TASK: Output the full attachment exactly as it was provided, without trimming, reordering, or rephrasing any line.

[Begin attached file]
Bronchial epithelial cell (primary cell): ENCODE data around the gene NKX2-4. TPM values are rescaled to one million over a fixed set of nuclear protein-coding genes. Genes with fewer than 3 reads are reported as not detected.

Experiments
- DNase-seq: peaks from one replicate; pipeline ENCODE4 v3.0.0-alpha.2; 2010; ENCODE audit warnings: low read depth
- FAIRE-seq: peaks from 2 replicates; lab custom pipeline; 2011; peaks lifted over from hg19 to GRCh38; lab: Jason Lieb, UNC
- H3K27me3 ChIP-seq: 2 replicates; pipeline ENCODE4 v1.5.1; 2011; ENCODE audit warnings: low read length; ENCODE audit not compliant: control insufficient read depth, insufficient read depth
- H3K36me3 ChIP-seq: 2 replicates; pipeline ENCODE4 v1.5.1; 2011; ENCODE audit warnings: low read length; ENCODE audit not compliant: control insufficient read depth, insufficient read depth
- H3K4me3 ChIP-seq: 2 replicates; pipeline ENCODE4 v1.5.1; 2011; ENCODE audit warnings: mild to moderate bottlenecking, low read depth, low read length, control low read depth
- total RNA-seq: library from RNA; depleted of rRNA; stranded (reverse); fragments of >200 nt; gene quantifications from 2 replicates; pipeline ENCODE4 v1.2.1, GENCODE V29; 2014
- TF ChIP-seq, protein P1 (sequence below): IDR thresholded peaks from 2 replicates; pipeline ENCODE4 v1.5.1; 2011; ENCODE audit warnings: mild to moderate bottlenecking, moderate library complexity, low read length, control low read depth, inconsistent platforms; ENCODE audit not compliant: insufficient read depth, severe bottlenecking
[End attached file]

Bronchial epithelial cell (primary cell): ENCODE data around the gene NKX2-4. TPM values are rescaled to one million over a fixed set of nuclear protein-coding genes. Genes with fewer than 3 reads are reported as not detected.

Experiments
- DNase-seq: peaks from one replicate; pipeline ENCODE4 v3.0.0-alpha.2; 2010; ENCODE audit warnings: low read depth
- FAIRE-seq: peaks from 2 replicates; lab custom pipeline; 2011; peaks lifted over from hg19 to GRCh38; lab: Jason Lieb, UNC
- H3K27me3 ChIP-seq: 2 replicates; pipeline ENCODE4 v1.5.1; 2011; ENCODE audit warnings: low read length; ENCODE audit not compliant: control insufficient read depth, insufficient read depth
- H3K36me3 ChIP-seq: 2 replicates; pipeline ENCODE4 v1.5.1; 2011; ENCODE audit warnings: low read length; ENCODE audit not compliant: control insufficient read depth, insufficient read depth
- H3K4me3 ChIP-seq: 2 replicates; pipeline ENCODE4 v1.5.1; 2011; ENCODE audit warnings: mild to moderate bottlenecking, low read depth, low read length, control low read depth
- total RNA-seq: library from RNA; depleted of rRNA; stranded (reverse); fragments of >200 nt; gene quantifications from 2 replicates; pipeline ENCODE4 v1.2.1, GENCODE V29; 2014
- TF ChIP-seq, protein P1 (sequence below): IDR thresholded peaks from 2 replicates; pipeline ENCODE4 v1.5.1; 2011; ENCODE audit warnings: mild to moderate bottlenecking, moderate library complexity, low read length, control low read depth, inconsistent platforms; ENCODE audit not compliant: insufficient read depth, severe bottlenecking